"We have a very short negative electrode providing a remarkable photocurrent density – the amplitude of which is generally proportional to the length up to the point all the light is absorbed," Craig Grimes of Pennsylvania State told nanotechweb.org. "If we could maintain such properties with increasing nanotube length, we should be able to achieve low cost solar cells of tremendous efficiencies – basically up to the theoretical limit."

Grimes and colleagues made the nanotubes by sputtering 500 nm-thick titanium films onto fluorine-doped tin oxide-coated glass substrates. This use of a transparent substrate enabled front-side illumination of the cells. The researchers anodized the films at 12 V in an electrolyte of hydrofluoric acid and acetic acid. Finally, the team annealed the films in oxygen to induce crystallinity. The final product was transparent arrays of titania nanotubes that had pore diameters of 46 nm, wall thicknesses of 17 nm and which were 360 nm long.

"Highly-ordered titania nanotube arrays have remarkable charge transfer and photocatalytic properties," said Grimes. "The remarkable charge transfer properties of the arrays beg the application to dye solar cells. The nanotube-arrays can be basically viewed as 'electron highways'."

Next, the team treated the arrays in a solution of titanium chloride, in order to improve their charge transfer properties. They attached molecules of a ruthenium-based dye to the nanotubes by immersing the array in a solution of the dye overnight. To form a dye-sensitized solar cell, the team added an electrolyte and a counter electrode consisting of a conductive glass slide sputter coated with platinum.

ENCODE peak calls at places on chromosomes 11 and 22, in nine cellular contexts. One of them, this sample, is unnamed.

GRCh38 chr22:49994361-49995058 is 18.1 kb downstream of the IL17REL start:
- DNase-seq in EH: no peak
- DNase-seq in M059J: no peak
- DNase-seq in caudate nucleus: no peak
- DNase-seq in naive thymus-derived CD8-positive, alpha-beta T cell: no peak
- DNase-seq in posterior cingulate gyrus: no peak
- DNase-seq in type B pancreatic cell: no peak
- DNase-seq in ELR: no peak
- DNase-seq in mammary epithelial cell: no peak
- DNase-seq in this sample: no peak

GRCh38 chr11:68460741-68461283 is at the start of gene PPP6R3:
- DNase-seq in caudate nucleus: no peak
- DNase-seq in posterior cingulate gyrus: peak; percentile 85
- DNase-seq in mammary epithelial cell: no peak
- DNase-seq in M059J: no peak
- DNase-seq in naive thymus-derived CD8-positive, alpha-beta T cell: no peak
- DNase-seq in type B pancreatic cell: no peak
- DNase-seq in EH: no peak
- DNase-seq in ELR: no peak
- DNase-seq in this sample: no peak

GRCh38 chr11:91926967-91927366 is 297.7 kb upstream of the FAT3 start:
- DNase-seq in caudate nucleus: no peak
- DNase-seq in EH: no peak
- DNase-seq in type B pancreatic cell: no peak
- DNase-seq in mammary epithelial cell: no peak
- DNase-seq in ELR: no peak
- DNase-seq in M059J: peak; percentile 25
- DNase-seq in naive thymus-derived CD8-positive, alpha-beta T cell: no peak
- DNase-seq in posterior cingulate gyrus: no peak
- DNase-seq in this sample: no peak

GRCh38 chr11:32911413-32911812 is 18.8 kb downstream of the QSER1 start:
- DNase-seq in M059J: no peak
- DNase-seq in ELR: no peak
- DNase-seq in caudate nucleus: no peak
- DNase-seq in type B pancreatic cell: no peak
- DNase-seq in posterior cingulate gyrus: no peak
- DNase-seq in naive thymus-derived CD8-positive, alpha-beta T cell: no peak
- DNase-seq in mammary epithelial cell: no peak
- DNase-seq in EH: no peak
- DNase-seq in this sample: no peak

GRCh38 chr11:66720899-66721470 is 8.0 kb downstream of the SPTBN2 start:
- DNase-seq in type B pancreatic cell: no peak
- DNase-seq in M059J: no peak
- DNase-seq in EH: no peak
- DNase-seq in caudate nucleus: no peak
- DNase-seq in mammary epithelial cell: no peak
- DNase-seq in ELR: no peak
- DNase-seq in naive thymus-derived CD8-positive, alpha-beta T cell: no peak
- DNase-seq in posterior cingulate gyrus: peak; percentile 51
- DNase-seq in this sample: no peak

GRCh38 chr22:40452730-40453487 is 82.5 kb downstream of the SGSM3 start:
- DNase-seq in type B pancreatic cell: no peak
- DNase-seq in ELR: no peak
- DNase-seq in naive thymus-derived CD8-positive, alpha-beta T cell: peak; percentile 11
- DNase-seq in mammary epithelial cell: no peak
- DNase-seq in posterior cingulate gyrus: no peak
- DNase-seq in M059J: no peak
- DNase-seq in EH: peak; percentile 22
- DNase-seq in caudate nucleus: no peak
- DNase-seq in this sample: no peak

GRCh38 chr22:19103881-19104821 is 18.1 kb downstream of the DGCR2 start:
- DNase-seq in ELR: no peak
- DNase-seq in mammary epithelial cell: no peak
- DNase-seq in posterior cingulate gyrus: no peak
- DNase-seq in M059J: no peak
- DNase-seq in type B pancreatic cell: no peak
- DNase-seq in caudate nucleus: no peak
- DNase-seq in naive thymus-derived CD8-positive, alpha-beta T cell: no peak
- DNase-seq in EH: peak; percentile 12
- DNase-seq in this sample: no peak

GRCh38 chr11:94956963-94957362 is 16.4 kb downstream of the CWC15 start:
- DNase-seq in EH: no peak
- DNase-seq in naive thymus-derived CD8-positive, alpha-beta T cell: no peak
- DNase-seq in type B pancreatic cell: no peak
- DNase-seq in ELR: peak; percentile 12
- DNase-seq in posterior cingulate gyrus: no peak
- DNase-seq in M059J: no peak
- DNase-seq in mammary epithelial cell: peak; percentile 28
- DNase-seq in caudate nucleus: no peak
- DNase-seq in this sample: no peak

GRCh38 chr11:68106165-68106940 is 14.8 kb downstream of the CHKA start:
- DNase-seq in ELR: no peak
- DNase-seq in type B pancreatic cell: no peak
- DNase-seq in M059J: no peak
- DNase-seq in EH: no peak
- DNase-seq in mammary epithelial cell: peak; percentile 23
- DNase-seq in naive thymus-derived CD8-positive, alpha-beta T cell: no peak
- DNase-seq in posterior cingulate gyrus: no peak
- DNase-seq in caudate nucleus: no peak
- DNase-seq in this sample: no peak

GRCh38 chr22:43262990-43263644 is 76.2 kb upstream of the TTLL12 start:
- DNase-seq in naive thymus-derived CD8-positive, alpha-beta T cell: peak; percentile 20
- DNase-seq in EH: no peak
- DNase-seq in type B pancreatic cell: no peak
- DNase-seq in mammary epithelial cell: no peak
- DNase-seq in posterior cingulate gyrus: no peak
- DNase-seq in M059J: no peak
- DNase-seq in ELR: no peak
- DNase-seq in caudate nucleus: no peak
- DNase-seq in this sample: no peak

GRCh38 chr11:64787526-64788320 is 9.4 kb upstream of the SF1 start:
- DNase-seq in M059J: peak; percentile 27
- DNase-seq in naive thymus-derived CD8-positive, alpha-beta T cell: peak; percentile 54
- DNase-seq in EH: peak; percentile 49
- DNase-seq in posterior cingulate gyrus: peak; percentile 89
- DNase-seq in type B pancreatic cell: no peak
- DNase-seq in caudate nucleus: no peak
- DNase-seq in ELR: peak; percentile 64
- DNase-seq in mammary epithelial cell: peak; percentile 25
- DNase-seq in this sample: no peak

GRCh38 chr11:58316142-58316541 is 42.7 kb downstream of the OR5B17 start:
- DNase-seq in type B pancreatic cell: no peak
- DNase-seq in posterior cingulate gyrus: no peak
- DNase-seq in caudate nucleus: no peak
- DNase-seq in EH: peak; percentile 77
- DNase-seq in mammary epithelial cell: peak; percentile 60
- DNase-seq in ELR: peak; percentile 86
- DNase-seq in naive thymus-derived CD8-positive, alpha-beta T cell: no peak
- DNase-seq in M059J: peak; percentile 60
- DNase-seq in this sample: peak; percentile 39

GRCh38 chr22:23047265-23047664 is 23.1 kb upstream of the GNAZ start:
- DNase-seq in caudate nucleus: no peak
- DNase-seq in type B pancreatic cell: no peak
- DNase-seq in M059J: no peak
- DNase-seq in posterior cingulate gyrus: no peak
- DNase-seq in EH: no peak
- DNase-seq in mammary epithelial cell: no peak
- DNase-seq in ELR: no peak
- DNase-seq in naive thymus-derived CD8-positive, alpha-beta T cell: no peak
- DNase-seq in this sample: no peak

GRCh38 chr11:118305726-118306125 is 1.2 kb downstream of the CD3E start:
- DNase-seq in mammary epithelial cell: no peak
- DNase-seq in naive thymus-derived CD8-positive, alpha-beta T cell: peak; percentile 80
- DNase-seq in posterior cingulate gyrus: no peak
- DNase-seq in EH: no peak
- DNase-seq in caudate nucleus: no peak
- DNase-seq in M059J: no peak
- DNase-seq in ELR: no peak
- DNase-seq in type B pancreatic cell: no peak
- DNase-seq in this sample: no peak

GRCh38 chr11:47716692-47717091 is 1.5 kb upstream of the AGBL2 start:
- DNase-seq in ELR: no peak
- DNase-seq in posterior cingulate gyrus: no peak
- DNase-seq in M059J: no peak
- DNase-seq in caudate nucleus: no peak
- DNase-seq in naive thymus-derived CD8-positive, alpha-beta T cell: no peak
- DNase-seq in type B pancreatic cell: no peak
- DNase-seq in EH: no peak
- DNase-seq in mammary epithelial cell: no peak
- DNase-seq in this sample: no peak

For an active area of 0.25 sq. cm, the cells typically exhibited a photocurrent density of 7.87 mA/sq. cm, with an overall conversion efficiency of 2.9%. This efficiency was five times higher than nanotubes not treated with titanium chloride. The nanotubes also had better recombination characteristics than the nanoparticulate titania typically used in dye-sensitized cells.

Grimes believes that low cost, high efficiency solar cells are in everyone's best interest. "The Earth's oil supply will be depleted in our lifetimes and the Earth's coal supply will be depleted in our grandchildren's time," he said. "To supply the energy needs of 6–10 billion people in a manner they are accustomed to is a big, big challenge that will not be met without a tremendous, focused effort. It truly behooves us to begin serious consideration of what we are going to do."

Now the researchers are working to increase the length of the transparent nanotube arrays. They are currently prevented from making nanotube arrays longer than 360 nm because they cannot make good-quality titanium films thicker than 500 nm. "Our biggest challenge is simply finding a suitable means for titanium film deposition from which we make the nanotube arrays," said Grimes.

The researchers reported their work in Nano Letters.